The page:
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News & Knowledge

Think Twice Before Taking Out a Home Equity Loan

February 07, 2018

By: Amanda Wilson

Last year’s Tax Cut and Jobs Act (the “Act”) introduced many tax changes on the individual return front. One rule that has seen important changes is the home interest deduction.

Under the prior rule, a taxpayer could deduct interest on up to $1 million ($500,000 for a married person filing a separate return) in debt incurred to acquire or substantially improve his or her residence. The Act largely left this rule in place, although the limit has been reduced from $1 million to $750,000 ($375,000 for a married person filing a separate return). This limitation change does not apply to indebtedness in place prior to December 15, 2017, or the subsequent refinancing of such indebtedness.

While the change in the limitation has gotten significant publicity, a second change is not as widely known even though it will impact many taxpayers. The home interest deduction used to be available for up to $100,000 in home equity loans. It did not matter what the loan proceeds were used for, the interest was deductible. For example, an individual could take out a home equity loan to purchase a car, take a trip, or finance a child’s college tuition, and the individual could claim a deduction for the interest expense. Unfortunately, the Act no longer allows a deduction on home equity loans except where the loan was part of the acquisition indebtedness for the home. So if you are considering using a home equity loan to finance expenditures unrelated to the acquisition or substantial improvement of your property, you may want to reconsider whether this is your best financing option given that the interest will no longer be deductible. Also, if you already took out a home equity loan for this type of expenditure, be aware that your loan is subject to this new rule and the interest is no longer deductible.

The good news is that these changes to the home interest deduction are for taxable years 2018 through 2025, and absent legislative action, the old rule will go back into effect in 2026.


A member of the firm’s tax practice, Amanda Wilson concentrates on federal tax planning and structuring. She represents clients in a wide variety of complex federal tax matters with a particular emphasis on pass-through entities such as partnerships, S corporations and real estate investment trusts. Specifically, Amanda focuses on advising clients on the formation, operation, acquisition and restructuring of such pass-through entities. In addition, she regularly advises clients on the structuring and operation of private equity funds, real estate funds and timber funds. Amanda is the author of the Bloomberg Tax Management Portfolio 718-3rd Edition, Partnerships- Disposition of Partnership Interests or Partnership Business; Partnership Termination.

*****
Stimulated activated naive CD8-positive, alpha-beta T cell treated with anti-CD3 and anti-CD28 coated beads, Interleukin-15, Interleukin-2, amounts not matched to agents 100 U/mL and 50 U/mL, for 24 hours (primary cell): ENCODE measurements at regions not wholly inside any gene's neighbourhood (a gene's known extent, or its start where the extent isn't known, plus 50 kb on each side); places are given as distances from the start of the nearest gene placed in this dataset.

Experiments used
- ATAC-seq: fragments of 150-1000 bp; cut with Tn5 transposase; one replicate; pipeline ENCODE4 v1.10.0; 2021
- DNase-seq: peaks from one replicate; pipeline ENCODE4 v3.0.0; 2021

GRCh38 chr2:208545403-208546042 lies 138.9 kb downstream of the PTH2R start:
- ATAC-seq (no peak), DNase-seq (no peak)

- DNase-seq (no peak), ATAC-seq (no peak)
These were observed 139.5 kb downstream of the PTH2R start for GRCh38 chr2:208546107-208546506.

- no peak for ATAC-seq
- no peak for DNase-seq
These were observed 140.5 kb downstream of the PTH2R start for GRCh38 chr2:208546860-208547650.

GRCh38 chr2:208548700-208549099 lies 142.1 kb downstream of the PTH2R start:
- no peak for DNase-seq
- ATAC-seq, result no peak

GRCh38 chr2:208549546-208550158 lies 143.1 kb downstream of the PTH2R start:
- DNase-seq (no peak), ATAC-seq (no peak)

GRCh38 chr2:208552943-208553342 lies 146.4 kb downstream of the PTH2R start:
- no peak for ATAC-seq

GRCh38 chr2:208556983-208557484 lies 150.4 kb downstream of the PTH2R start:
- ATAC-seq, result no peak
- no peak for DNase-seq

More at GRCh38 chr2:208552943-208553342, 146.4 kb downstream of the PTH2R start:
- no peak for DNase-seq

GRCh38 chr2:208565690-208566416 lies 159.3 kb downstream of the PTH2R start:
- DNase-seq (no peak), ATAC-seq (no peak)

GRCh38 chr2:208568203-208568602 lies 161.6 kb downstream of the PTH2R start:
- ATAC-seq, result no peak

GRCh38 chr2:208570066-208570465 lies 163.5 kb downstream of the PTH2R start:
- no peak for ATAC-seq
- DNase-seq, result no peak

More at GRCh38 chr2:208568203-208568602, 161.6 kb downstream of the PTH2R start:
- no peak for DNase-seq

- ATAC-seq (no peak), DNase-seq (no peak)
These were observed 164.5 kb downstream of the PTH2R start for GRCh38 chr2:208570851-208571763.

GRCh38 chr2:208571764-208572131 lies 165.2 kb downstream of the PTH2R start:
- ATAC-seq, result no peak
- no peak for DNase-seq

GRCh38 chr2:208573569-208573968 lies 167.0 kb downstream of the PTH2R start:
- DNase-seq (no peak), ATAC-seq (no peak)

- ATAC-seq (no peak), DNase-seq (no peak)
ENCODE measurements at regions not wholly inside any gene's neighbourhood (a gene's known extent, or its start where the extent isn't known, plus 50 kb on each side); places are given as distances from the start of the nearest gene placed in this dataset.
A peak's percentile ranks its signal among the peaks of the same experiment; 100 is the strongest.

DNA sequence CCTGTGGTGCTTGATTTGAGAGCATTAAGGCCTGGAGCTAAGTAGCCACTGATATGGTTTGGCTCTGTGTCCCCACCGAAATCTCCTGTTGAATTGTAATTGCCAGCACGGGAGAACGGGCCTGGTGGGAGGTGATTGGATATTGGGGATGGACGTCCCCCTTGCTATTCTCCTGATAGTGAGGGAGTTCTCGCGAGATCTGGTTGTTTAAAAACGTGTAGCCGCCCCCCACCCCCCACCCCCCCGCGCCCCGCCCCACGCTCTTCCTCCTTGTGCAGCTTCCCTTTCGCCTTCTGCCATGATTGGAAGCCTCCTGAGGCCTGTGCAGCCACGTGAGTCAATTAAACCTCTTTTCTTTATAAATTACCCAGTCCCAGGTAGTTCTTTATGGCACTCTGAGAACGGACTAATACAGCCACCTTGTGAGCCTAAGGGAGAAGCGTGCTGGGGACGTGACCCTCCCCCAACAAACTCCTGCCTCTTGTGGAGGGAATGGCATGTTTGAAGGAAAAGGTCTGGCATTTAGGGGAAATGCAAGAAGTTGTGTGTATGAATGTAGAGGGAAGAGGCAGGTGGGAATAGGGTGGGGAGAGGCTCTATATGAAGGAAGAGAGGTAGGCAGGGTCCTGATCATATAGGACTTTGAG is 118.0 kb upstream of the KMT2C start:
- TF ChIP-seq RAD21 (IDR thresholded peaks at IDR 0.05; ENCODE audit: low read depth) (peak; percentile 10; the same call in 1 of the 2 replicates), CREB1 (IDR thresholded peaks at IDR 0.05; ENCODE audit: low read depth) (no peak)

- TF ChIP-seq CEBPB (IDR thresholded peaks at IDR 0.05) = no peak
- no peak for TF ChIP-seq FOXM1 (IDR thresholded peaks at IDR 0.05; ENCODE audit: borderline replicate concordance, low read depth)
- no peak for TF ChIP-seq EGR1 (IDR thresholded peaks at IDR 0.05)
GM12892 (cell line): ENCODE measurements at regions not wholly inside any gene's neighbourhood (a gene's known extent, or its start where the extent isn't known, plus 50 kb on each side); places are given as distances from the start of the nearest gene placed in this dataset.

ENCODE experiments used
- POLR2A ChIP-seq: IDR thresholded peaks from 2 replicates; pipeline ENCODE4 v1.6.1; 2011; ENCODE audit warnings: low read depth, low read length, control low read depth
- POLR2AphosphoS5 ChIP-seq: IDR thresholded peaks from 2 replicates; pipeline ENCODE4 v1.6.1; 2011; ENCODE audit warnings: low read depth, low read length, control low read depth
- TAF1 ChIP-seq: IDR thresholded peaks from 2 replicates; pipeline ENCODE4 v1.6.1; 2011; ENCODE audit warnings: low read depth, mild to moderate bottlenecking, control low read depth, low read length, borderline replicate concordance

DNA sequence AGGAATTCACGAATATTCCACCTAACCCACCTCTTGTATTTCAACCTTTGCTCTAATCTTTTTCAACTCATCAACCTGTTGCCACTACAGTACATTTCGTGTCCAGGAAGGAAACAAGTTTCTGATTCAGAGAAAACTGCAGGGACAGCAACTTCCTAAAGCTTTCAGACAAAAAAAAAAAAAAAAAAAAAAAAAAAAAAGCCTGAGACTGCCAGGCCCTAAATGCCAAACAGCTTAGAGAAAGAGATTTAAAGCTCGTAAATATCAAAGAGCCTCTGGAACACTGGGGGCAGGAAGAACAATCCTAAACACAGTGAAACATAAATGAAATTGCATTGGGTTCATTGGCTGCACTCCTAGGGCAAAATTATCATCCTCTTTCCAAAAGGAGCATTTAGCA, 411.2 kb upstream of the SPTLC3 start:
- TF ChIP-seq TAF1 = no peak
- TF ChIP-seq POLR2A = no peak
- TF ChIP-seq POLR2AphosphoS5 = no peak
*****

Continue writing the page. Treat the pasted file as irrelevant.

Amanda regularly works in structuring deals to benefit from tax advantaged structures, including like-kind exchanges, new market tax credits, low income housing tax credits, and qualified opportunity zones. Amanda also has extensive experience in corporate planning and international tax matters, as well as federal tax controversy. Her practice before the Internal Revenue Service (IRS) includes providing advice on audits and appeals, drafting protests and ruling requests, and negotiating settlements.

Prior to joining the firm, Amanda worked for Sutherland Asbill & Brennan LLP (now Eversheds Sutherland), an Am Law 100 firm in the Atlanta office, where she was part of Sutherland’s Tax Practice Group. Amanda has also served as an adjunct professor at Emory University School of Law where she taught Partnership Taxation.

Amanda regularly contributes to the firm’s Taxing Times blog and is a regular panelist on tax webinars hosted by Strafford Publications.

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